HomeDaily NewsDNA: Draft to see builders redo MHADA buildings in 3 years.

DNA: Draft to see builders redo MHADA buildings in 3 years.

In what could be good news to the lakhs of residents staying in dilapidated MHADA buildings, the government has decided to amend the existing Maharashtra Housing and Area Developments Authority Act, 1976 where the developer will be mandated to complete redevelopment project in three years.

In case, the developer fails to complete the project on time, he will lose development rights for the project, the draft proposal states. Prakash Mehta, housing minister said that they received numerous complaints from MHADA residents.

“They tell us how developers have taken over their colonies for redevelopment but the projects have been stuck for years, due to mismanagement of funds or extending project completion to extract maximum price for the sale component,” Mehta said.

 

MHADA has over 16,000 cessed buildings. Nearly 30 lakh residents stay in these buildings. When a building is declared dilapidated, it can be redeveloped under the provisions of 33 (7) of development control rules (DCR). While the Slum Rehabilitation Authority Act has a provision to terminate developer’s rights in case the project is not completed in time, there is no such provision in the MHADA Act. “Hence, the move,” Mehta said.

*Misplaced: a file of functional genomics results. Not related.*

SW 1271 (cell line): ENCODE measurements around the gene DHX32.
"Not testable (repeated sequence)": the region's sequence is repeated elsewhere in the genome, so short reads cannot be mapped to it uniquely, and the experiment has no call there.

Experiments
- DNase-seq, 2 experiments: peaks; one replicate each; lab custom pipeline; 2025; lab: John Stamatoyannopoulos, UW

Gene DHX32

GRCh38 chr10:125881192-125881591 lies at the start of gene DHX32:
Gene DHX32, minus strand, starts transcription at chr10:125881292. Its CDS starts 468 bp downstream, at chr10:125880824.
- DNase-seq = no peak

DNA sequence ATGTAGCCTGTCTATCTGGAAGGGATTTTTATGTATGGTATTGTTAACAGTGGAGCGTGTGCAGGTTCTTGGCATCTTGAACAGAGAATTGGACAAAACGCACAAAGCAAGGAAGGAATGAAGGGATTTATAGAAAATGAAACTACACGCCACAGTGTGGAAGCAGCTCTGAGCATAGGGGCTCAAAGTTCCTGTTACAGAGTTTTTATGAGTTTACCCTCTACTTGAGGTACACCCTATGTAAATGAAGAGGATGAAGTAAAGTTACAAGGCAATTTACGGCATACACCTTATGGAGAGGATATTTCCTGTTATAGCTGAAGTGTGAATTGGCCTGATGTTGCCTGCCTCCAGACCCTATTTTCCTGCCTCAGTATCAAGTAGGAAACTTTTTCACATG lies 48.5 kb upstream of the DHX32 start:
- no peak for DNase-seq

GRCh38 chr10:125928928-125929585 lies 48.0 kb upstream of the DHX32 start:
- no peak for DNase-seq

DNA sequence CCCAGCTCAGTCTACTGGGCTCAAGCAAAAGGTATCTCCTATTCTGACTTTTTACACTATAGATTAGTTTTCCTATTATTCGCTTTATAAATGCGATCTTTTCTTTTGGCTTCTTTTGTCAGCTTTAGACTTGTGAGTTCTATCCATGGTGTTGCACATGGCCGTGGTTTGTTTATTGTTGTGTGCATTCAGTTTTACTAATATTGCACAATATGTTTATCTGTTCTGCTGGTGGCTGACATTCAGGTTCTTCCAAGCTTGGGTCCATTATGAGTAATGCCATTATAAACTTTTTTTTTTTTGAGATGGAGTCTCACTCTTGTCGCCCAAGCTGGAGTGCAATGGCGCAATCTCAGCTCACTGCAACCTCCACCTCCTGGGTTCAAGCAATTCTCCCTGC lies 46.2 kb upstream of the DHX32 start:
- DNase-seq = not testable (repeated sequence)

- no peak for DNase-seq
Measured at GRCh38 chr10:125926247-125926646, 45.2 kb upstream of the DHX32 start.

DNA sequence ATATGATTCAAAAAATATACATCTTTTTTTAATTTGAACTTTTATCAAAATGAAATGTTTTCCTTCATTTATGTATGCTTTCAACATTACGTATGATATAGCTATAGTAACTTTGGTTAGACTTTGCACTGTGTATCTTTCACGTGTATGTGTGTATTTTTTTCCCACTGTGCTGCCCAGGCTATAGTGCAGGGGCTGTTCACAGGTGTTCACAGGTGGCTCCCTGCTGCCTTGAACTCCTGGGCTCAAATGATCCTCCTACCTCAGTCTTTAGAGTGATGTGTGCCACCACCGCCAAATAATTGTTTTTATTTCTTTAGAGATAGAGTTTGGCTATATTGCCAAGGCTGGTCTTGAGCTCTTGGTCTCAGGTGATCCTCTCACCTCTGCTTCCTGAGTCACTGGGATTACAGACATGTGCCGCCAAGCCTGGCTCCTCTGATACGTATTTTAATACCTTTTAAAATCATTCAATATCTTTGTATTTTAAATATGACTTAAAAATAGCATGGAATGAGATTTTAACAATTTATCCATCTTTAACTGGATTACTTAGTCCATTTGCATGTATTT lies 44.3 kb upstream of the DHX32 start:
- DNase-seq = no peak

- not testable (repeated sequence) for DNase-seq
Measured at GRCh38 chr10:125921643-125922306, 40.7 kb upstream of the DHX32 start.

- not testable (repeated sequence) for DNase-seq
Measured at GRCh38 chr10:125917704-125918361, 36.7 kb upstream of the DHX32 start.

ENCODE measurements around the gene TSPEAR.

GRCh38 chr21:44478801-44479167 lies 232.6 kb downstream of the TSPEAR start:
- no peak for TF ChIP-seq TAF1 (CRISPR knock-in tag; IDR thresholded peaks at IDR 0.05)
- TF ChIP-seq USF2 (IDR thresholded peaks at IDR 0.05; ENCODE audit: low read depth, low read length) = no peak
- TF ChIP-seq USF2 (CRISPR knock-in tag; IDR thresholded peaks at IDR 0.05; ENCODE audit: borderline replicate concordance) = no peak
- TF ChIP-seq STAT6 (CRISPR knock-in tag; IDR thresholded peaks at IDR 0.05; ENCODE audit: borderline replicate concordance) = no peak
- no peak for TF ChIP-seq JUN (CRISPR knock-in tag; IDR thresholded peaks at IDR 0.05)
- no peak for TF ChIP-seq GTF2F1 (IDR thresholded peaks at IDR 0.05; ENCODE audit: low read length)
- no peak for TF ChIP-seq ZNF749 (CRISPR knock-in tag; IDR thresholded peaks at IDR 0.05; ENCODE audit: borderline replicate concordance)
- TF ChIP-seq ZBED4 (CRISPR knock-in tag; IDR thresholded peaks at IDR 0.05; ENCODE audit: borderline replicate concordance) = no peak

Housing secretary Sanjeev Kumar said the draft amendment was ready. It will soon be put before the Cabinet for approval.

Milind Samel, a senior architect, sounded a note of caution that three years to complete a project was too little. “The time frame should be at least five years. Redevelopment of cessed buildings is a complicated process. A developer/promoter can apply for MHADA certification and NOC only after getting consent from majority of tenants. Then, they are required to apply for IOD (Intimation of disapproval). Once all conditions in IOD are fulfilled, the commencement certificate (CC) is issued. This is a time-consuming process. Therefore, the government must give at least five years rather proposed three years,” Samel said. He added that residents need to be cautious and reasonable while choosing a developer.